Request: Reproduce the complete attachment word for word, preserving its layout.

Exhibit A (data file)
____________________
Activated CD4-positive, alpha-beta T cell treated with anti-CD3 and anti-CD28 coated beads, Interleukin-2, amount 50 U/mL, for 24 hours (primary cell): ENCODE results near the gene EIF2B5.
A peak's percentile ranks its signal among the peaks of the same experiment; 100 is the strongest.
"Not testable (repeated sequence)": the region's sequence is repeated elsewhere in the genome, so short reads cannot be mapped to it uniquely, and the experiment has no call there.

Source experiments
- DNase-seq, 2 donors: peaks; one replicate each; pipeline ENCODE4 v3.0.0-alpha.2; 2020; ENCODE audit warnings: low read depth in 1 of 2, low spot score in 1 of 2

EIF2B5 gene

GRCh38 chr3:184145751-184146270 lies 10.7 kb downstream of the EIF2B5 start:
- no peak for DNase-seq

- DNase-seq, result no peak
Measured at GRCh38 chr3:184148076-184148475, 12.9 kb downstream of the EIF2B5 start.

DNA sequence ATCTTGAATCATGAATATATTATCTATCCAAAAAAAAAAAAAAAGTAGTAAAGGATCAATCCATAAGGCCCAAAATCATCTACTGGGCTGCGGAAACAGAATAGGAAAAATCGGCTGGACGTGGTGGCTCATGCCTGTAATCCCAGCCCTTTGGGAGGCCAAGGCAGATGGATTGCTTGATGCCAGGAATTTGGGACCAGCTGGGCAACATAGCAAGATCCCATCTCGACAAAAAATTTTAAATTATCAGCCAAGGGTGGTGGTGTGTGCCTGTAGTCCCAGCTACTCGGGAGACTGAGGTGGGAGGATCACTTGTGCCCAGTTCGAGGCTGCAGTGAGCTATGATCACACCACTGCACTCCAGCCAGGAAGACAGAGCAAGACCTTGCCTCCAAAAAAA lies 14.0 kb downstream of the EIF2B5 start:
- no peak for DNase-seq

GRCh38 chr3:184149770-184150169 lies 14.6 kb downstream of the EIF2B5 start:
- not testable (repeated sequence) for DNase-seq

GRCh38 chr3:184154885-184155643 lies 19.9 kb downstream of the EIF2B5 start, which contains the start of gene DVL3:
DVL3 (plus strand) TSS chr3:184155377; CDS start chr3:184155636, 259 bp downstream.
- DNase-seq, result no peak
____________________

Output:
Activated CD4-positive, alpha-beta T cell treated with anti-CD3 and anti-CD28 coated beads, Interleukin-2, amount 50 U/mL, for 24 hours (primary cell): ENCODE results near the gene EIF2B5.
A peak's percentile ranks its signal among the peaks of the same experiment; 100 is the strongest.
"Not testable (repeated sequence)": the region's sequence is repeated elsewhere in the genome, so short reads cannot be mapped to it uniquely, and the experiment has no call there.

Source experiments
- DNase-seq, 2 donors: peaks; one replicate each; pipeline ENCODE4 v3.0.0-alpha.2; 2020; ENCODE audit warnings: low read depth in 1 of 2, low spot score in 1 of 2

EIF2B5 gene

GRCh38 chr3:184145751-184146270 lies 10.7 kb downstream of the EIF2B5 start:
- no peak for DNase-seq

- DNase-seq, result no peak
Measured at GRCh38 chr3:184148076-184148475, 12.9 kb downstream of the EIF2B5 start.

DNA sequence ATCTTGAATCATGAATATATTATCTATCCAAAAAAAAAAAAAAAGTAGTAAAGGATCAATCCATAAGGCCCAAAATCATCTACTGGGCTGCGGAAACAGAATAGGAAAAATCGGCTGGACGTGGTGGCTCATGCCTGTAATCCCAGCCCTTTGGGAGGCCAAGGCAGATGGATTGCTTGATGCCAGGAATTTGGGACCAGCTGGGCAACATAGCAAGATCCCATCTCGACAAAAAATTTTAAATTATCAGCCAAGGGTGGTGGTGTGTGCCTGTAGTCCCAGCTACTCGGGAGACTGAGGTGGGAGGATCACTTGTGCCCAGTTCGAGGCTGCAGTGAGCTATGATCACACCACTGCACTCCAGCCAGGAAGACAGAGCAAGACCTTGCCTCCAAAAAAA lies 14.0 kb downstream of the EIF2B5 start:
- no peak for DNase-seq

GRCh38 chr3:184149770-184150169 lies 14.6 kb downstream of the EIF2B5 start:
- not testable (repeated sequence) for DNase-seq

GRCh38 chr3:184154885-184155643 lies 19.9 kb downstream of the EIF2B5 start, which contains the start of gene DVL3:
DVL3 (plus strand) TSS chr3:184155377; CDS start chr3:184155636, 259 bp downstream.
- DNase-seq, result no peak